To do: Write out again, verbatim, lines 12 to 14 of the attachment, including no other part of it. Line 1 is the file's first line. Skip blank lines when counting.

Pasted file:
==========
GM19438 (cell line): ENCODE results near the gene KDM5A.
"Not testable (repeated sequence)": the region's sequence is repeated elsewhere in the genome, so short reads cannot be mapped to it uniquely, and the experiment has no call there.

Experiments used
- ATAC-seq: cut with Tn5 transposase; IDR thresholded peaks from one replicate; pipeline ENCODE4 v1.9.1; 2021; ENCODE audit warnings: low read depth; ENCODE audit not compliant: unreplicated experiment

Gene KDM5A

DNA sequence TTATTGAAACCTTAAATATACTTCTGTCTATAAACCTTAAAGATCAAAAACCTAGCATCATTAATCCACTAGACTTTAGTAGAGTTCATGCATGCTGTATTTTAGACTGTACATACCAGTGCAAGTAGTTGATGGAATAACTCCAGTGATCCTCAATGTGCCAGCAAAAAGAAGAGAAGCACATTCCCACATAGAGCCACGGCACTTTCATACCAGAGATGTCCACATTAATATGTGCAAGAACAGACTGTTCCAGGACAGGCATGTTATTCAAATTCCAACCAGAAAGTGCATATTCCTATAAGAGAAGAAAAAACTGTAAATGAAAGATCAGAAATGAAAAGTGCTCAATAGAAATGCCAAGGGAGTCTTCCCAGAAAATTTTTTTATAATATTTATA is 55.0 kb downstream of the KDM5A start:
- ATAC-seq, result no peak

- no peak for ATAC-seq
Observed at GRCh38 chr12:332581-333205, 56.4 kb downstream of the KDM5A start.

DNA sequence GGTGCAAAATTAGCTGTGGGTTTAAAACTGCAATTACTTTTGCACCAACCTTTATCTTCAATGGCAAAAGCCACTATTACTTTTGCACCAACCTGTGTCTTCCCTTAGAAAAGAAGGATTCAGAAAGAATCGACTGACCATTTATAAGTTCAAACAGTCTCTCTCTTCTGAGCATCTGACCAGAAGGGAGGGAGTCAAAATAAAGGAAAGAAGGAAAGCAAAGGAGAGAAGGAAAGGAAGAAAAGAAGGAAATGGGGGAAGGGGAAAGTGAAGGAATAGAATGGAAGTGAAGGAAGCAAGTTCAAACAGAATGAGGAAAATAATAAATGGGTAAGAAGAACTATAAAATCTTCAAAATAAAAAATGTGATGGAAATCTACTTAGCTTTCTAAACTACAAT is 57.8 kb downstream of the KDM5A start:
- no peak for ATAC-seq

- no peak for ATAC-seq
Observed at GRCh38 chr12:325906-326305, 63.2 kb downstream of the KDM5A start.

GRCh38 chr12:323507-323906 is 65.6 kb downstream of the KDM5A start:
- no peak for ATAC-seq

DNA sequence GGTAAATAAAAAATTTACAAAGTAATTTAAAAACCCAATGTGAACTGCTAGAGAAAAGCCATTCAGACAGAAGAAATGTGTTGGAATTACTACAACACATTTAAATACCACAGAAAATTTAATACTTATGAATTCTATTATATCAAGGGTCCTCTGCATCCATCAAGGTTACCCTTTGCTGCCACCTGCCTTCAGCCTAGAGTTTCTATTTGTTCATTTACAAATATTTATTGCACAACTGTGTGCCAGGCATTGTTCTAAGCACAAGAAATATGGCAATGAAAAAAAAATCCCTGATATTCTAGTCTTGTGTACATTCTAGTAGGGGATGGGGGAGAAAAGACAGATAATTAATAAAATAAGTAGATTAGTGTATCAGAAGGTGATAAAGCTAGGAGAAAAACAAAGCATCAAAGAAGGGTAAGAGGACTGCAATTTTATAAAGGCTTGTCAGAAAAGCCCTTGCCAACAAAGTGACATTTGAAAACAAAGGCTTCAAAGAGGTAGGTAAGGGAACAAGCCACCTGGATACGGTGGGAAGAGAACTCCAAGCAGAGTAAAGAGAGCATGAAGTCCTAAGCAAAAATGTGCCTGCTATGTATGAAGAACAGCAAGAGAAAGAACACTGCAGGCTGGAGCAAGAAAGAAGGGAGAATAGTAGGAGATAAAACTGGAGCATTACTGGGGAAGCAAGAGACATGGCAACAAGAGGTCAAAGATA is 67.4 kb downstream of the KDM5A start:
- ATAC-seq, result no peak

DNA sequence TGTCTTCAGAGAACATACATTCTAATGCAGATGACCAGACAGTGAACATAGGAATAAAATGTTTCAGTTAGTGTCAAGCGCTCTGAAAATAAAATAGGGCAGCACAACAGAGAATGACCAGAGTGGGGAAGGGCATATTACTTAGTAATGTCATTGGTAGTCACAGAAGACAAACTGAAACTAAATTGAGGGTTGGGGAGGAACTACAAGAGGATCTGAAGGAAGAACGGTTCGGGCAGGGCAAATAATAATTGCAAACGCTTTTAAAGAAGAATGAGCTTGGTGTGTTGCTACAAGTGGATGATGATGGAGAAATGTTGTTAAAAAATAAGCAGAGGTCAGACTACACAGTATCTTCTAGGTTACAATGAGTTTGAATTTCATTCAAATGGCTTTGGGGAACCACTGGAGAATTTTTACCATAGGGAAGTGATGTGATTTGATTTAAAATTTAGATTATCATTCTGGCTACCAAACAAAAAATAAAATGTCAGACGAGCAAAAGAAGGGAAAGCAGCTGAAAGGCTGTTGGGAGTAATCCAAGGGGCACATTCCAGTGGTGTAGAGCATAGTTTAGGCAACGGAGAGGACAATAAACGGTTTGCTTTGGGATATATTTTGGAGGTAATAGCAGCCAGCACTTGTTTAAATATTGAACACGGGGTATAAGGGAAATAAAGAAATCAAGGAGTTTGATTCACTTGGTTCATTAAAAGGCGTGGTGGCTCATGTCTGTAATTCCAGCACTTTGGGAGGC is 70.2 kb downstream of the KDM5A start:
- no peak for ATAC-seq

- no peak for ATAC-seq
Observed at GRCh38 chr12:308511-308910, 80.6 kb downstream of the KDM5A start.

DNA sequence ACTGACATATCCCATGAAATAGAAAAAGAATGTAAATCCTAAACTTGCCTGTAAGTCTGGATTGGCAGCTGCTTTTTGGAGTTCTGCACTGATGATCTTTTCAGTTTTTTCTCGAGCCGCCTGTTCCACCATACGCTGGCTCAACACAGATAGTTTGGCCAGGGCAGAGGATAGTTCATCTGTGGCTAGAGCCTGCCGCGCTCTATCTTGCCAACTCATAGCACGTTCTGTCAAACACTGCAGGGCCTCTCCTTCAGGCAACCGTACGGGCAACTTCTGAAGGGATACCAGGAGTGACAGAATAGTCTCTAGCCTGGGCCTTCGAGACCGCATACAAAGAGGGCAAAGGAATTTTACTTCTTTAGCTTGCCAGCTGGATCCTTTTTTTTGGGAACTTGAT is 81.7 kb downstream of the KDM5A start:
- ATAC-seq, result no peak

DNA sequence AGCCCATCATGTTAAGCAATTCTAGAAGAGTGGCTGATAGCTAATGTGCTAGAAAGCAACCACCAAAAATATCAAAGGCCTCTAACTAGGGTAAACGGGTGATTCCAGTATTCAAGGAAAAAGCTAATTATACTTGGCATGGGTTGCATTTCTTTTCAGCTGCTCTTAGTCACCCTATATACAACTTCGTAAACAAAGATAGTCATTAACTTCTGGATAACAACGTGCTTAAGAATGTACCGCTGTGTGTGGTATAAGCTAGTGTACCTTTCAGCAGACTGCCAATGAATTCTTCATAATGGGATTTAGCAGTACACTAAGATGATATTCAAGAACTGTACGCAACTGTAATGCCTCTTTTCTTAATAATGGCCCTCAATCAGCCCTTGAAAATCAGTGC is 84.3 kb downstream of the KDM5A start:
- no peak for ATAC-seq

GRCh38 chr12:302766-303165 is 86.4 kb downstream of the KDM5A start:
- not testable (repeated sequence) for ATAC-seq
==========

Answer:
- no peak for ATAC-seq
Observed at GRCh38 chr12:325906-326305, 63.2 kb downstream of the KDM5A start.

GRCh38 chr12:323507-323906 is 65.6 kb downstream of the KDM5A start: